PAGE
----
Dorset firm develops plastic crates to avoid contamination

The Watercress Company (TWC) has made the switch from wooden to plastic pallets in a drive to eliminate all possible sources of contamination.

The plastic pallets are unique to the Dorset-based firm, which in the past had received wooden pallets contaminated with glass, broken bottles, oil, paint, various chemicals, general rubbish and rotting material.

TWC also found that wooden pallets were easily damaged - with splinters from the wood getting into product crates.

Managing director Tom Amery said: "We jump through many hoops in fresh produce to maintain standards of cleanliness, only to place crates of salad onto an unregulated pallet. Wooden pallets are never sterilised or even washed between use - they are, in effect, a bacterial sponge."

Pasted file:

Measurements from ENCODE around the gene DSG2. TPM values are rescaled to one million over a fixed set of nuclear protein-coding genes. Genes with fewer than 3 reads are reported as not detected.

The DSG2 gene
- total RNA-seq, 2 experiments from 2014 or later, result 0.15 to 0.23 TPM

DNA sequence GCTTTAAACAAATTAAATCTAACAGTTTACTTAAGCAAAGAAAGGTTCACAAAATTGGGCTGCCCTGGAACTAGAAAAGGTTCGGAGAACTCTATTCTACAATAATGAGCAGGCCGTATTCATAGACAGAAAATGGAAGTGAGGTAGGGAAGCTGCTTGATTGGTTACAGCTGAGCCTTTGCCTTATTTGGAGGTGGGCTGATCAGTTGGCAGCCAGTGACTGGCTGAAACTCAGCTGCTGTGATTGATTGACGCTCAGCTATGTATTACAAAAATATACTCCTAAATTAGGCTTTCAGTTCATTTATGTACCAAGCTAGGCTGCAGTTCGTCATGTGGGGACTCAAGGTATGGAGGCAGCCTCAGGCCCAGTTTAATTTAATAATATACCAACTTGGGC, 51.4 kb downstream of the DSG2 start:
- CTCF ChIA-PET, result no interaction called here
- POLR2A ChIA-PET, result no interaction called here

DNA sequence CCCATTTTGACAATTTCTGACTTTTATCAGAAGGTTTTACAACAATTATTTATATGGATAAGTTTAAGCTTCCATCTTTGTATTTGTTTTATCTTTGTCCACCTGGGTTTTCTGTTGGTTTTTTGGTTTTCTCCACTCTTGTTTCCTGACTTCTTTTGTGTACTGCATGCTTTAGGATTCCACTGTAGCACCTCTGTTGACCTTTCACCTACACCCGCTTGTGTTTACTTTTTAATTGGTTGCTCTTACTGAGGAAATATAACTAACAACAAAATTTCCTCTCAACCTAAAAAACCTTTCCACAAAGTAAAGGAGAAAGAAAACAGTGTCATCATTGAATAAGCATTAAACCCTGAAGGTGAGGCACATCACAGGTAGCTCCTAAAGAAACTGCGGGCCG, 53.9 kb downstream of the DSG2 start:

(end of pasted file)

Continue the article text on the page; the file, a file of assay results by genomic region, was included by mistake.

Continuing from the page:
The new pallets, produced by Craemer UK, are hardwearing and are made from food-grade high-density polyethylene.

They can be recycled at the end of their five-year life and have a non-slip coating to prevent product crates from slipping off.

Another benefit is that they do not carry any problems with fluctuating tare weights because they do not absorb water.

Amery said: "We have invested in this stock of high-quality, robust pallets with the aim of being market leaders in safety, traceability and product hygiene."

He added: "Most customers have embraced the new plastic pallets, recognising their sturdiness and the improvements in traceability that they allow.

"Though some have taken a more cautious approach, they are still keen to make the change once they have been proven to work on their racking system."

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